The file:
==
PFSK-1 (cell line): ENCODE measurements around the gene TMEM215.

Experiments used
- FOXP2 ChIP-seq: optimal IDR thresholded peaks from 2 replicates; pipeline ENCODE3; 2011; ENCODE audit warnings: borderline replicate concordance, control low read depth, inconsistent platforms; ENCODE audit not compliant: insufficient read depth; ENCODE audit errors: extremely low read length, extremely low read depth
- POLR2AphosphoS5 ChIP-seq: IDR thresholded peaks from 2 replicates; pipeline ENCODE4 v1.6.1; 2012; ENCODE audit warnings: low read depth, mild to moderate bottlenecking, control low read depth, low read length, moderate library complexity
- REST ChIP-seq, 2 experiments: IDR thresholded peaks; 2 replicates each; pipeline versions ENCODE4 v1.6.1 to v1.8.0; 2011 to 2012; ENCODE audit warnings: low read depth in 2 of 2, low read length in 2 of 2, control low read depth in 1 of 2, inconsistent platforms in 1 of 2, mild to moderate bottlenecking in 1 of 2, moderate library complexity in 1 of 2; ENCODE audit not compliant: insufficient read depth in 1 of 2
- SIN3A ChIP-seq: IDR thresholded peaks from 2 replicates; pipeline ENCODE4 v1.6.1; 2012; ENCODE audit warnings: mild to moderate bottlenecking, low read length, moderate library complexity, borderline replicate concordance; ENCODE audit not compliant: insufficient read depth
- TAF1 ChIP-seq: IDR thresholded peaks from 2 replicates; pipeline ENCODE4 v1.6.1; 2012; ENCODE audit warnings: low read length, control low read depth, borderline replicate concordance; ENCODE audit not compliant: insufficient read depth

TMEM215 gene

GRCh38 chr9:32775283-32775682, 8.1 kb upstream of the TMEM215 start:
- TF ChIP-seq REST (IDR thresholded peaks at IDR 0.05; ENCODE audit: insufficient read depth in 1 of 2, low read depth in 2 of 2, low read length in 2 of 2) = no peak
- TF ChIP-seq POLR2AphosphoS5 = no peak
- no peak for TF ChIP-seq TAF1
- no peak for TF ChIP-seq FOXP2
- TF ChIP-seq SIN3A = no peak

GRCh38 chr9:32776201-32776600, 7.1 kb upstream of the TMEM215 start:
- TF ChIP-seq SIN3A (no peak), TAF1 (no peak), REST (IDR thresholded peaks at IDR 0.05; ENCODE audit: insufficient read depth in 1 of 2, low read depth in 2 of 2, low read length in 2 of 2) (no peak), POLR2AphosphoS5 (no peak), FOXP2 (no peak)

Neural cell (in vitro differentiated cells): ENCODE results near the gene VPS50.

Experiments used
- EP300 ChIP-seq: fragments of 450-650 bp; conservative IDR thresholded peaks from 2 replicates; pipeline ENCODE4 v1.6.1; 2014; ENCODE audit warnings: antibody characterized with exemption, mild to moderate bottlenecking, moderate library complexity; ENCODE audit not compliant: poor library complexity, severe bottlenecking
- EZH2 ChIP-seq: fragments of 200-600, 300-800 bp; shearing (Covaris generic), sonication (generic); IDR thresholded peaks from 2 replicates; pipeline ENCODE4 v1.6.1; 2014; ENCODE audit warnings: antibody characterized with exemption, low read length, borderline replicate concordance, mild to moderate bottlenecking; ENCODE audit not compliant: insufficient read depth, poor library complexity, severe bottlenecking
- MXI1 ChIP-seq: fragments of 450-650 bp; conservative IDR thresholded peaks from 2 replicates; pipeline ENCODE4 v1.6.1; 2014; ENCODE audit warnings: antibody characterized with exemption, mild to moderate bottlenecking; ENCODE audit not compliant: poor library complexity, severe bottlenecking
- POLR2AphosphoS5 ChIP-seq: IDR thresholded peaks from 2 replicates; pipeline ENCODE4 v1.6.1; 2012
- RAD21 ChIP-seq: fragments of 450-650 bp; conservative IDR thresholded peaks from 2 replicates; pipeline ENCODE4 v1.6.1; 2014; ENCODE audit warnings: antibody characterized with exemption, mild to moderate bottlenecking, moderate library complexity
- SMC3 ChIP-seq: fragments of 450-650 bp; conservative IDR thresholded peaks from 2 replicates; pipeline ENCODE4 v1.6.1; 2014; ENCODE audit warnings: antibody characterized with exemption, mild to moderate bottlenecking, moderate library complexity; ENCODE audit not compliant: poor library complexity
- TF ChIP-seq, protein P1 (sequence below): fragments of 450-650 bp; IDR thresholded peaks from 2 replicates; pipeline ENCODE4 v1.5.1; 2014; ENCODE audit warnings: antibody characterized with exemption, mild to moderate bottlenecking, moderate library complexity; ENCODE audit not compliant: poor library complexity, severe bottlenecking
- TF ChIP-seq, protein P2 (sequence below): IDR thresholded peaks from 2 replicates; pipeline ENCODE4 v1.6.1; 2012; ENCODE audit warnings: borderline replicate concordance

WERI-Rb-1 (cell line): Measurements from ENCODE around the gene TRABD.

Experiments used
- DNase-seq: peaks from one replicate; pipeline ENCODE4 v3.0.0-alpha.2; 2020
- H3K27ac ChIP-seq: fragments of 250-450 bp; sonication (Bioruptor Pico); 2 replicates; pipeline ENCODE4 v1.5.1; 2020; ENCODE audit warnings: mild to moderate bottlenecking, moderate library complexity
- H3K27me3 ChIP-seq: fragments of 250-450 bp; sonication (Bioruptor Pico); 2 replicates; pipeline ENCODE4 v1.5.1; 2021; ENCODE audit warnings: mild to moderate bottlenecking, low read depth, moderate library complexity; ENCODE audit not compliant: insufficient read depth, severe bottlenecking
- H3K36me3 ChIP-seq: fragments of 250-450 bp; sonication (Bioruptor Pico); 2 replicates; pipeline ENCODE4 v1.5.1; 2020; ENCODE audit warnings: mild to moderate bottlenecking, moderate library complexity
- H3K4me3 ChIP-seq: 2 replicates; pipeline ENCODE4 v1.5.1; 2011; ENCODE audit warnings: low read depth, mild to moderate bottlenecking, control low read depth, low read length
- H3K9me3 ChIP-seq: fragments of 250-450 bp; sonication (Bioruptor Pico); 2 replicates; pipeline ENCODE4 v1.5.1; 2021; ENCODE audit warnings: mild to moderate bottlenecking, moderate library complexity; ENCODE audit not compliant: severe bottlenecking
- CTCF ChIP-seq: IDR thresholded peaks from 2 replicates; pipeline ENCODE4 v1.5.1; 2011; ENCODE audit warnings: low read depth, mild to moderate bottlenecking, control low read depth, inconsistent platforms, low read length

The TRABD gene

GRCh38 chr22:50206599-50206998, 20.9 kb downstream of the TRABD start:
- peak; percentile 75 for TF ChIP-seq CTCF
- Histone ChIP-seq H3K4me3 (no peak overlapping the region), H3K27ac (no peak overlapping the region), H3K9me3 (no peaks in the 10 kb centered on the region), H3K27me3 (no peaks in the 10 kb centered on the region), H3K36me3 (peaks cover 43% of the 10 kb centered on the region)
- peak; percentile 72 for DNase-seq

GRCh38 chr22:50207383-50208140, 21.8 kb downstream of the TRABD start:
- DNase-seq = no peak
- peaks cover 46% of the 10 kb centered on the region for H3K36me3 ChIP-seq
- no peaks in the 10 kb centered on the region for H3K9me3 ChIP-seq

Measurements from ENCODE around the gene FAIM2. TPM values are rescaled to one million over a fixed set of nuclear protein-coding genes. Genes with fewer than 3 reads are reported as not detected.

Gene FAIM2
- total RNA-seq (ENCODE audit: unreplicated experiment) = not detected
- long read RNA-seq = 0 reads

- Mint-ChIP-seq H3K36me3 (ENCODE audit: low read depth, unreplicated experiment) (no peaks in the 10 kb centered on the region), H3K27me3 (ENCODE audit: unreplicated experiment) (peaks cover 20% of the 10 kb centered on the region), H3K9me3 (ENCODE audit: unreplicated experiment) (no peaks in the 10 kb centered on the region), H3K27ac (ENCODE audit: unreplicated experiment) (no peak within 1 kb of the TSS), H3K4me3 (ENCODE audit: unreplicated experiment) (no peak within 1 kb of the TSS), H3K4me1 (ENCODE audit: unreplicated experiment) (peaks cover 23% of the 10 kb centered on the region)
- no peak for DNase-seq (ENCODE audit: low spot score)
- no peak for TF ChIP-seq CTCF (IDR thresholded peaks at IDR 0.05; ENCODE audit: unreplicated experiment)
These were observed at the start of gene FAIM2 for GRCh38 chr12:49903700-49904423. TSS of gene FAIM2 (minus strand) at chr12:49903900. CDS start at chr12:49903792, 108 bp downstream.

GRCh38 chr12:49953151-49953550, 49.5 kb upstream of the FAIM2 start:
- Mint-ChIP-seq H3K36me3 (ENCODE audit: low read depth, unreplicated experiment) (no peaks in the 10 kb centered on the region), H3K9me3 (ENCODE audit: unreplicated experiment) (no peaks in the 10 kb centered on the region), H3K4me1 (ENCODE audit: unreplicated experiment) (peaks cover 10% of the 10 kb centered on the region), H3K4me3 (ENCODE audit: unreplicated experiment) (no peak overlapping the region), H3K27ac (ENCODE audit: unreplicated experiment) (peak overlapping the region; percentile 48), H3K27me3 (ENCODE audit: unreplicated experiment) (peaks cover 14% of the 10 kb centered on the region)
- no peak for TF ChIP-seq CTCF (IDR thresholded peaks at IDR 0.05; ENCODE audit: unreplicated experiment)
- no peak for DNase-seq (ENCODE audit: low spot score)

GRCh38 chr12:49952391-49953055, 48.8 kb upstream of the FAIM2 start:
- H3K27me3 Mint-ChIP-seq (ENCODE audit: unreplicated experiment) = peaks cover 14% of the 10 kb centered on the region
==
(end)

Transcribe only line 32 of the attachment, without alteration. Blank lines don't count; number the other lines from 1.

- H3K36me3 ChIP-seq: fragments of 250-450 bp; sonication (Bioruptor Pico); 2 replicates; pipeline ENCODE4 v1.5.1; 2020; ENCODE audit warnings: mild to moderate bottlenecking, moderate library complexity